First, it’s a nice comprehensive overview of the history and mission of the Silverlight project. Now that the flurry of MIX announcements is over, this is a good time to step back and reflect on the big picture. As someone who’s been working on the .NET Common Language Runtime since its inception, Brad’s in a good position to paint that picture.
Second, it reminds me of an obvious strategy for podcasts that I’ve somehow managed to ignore: solicit questions ahead of time! Tom Raftery does that routinely. In this case people asked a bunch of great questions, Brad Abrams engaged straightforwardly with them, and the resulting show was much richer and deeper than it otherwise would have been. Given that I was an avid practitioner of this method in my journalism days, it’s crazy that I haven’t carried it forward into my podcasting. Gotta fix that.
Third, one particular segment of the interview really grabbed me. Referring to his talk at MIX (WMV, MP4), Brad discusses a strategy for exposing videos to search engines. The ingredients of the strategy are:
- A feature of the ASP.NET “Futures” release — DynamicDataSearchSiteMapProvider — that helps developers dynamically generate sitemaps that provide the breadcrumb trails otherwise unavailable to search engines when they visit dynamically-generated sites.
- An data source from which the sitemap provider can extract titles and timecodes for chapters within a video.
- A SMIL wrapper that provides closed captioning both to the video and, indirectly, to the web pages that the sitemap points crawlers to.
- A streaming server.
As an industry we’ve gone back and forth on that last point. In the beginning there was Real which primarily relied on streaming servers rather than standard web servers. The downside was that these were specialized and non-ubiquitous. One of the upsides was that they enabled random access. But then, hardly anybody took advantage of that opportunity. As you can see here, although it’s quite feasible to form URLs that point into Real streams, the details are just geeky enough to deter almost everyone.
Then things shifted. Increasingly the media encoders and players conspired to support progressive downloading. In this mode, you only need a standard webserver, serving up static files. The encoders tuck enough extra information into the files so that players can begin playing right away, after only a short buffering delay. It looks like streaming to most people, and a lot of applications and services even call it streaming rather than progressive downloading.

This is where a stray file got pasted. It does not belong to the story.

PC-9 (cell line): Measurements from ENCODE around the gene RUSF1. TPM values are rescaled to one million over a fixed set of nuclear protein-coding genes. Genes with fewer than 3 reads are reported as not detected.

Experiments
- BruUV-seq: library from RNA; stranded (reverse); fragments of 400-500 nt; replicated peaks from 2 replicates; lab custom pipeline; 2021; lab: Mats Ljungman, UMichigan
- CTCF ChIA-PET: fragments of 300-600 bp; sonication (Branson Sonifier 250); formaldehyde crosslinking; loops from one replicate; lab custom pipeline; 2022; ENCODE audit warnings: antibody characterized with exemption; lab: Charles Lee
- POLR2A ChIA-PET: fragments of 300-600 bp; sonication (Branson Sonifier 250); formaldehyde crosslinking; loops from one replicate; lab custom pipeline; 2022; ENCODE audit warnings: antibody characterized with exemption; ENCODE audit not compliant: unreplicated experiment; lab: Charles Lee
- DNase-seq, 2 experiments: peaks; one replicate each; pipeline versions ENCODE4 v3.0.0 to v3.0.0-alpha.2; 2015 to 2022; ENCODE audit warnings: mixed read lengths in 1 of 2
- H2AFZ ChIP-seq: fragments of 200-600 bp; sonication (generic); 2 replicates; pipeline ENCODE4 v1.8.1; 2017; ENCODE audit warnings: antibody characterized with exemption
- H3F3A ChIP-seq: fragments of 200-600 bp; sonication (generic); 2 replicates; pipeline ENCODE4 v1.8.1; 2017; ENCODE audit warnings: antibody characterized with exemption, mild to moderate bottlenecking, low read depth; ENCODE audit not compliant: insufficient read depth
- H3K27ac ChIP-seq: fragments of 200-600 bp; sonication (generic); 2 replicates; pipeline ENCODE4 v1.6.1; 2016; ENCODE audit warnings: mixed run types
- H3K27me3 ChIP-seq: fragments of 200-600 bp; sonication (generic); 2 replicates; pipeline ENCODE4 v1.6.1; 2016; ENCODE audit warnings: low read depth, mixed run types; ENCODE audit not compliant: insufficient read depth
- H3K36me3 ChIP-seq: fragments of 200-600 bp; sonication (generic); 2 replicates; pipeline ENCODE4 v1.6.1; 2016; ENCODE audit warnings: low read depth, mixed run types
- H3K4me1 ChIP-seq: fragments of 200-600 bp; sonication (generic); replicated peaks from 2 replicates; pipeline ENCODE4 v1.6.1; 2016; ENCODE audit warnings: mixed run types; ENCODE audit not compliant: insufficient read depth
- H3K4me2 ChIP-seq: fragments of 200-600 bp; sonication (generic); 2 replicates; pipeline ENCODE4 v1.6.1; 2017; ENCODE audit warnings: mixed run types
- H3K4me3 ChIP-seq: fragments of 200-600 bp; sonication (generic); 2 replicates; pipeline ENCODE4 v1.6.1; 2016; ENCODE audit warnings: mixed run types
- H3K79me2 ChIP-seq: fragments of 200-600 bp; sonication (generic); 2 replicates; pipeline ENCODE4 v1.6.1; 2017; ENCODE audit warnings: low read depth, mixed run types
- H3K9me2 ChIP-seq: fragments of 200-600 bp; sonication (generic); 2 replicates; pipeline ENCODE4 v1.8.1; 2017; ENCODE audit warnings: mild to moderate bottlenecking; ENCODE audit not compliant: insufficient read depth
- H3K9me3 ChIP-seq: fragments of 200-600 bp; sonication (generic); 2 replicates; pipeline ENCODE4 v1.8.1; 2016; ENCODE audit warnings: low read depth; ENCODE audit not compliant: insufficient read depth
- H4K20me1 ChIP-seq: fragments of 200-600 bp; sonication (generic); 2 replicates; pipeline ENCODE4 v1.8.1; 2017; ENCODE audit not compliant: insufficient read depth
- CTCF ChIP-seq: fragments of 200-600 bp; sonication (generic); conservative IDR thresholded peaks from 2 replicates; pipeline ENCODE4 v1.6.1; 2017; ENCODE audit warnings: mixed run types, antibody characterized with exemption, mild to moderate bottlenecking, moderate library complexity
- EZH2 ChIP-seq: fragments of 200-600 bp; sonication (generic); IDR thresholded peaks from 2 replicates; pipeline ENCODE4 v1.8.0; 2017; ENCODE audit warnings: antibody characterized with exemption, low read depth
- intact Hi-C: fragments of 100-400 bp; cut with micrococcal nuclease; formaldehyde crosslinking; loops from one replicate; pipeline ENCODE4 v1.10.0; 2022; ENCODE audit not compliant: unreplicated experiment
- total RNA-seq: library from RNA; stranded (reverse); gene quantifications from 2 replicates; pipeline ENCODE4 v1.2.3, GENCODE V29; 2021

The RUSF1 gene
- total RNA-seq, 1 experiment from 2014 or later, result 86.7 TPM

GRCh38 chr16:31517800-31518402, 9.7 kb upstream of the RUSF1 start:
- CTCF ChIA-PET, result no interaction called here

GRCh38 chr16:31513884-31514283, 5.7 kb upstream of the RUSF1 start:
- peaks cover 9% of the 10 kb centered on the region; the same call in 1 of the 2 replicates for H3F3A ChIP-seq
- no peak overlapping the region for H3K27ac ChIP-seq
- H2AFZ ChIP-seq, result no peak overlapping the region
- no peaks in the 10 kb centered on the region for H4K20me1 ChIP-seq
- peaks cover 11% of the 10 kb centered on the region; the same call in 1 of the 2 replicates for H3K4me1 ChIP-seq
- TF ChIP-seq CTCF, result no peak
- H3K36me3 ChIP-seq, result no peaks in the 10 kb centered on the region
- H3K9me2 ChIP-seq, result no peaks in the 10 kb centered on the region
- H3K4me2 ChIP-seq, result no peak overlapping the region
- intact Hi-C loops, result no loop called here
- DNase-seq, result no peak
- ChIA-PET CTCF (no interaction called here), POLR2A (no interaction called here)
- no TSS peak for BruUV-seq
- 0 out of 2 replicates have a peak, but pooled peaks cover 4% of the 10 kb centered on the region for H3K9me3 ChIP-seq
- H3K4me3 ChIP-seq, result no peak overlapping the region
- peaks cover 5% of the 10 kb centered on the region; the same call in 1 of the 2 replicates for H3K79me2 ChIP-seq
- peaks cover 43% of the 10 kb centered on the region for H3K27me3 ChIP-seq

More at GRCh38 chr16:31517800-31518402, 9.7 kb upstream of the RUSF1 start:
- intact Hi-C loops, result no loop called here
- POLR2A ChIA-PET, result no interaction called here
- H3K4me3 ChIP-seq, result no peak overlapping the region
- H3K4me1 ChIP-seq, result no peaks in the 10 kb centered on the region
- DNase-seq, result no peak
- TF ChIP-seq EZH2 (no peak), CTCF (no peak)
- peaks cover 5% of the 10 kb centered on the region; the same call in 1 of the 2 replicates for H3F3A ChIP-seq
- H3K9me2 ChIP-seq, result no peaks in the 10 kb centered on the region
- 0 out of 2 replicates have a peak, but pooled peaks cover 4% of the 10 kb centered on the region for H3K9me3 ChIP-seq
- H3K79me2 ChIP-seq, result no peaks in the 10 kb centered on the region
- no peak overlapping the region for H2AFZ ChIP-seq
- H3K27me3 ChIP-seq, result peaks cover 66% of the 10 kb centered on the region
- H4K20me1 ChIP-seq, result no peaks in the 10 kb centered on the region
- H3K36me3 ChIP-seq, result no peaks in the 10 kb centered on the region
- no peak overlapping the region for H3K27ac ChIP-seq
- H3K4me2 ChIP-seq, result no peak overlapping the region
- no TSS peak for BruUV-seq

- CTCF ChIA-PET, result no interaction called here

The upside here was that no specialized servers were needed. Any regular webserver would work, so this approach is very blog-friendly. Got an audio or video file? Just upload it to your blog, and bingo, you’re podcasting or videoblogging.
This radically democratized media publishing, and continues to do so. But, although few recognized the tradeoff, there was one. You couldn’t randomly access a static media file.
Or so most of us thought.
As it turned out, that’s not strictly true, at least not for MP3 files. I realized that some players were able to randomly access parts of statically-served MP3 files, found out how, and prototyped a gateway that would enable anyone to form a URL to a timecoded segment from an MP3 file hosted on a remote webserver.
This was an interesting result, but it was even clunkier than the methods already supported by the Real servers and players — and as we’ve seen, hardly anybody ever discovered or used their random-access features. What’s more, my method only worked for MP3 files by virtue of a special property of that format: frames are (usually) independent of one another, so you can reach blindly into the middle of a file, shove bytes at a player, and expect it to find the next frame boundary and start playing. I’m mostly ignorant of the details of video formats but, so far as I can tell, they don’t tend to work that way.
Now I wonder if we’re heading back to the future. Flash (with FLV) and Silverlight (with WMV) don’t require streaming servers on the back end, they can do progressive downloading as well. But in the services era, you’re less likely to worry about deploying your own streaming server and more likely to use an instance of one that runs in the cloud. That instance can react to requests for timecoded segments in a more intelligent way than by seeking to byte offsets.
It’s true that we failed, the first time around, to make the formation of those requests easy and obvious to people using media players. But a new generation of players — again, both Flash-based and now Silverlight-based — can be friendlier to that kind of innovation.
An example of what we should expect appears at 59:50 in Brad Abrams’ MIX talk (WMV, MP4). You search, find some title or caption text (thanks to a sitemap), click the link, and begin playing a segment at a timecode.
The hardest part, of course, is the data preparation. On my trip to the UK in January I mentioned the Open University’s FlashMeeting system which does a great job of segmenting captured video on the fly, then making it randomly accessible.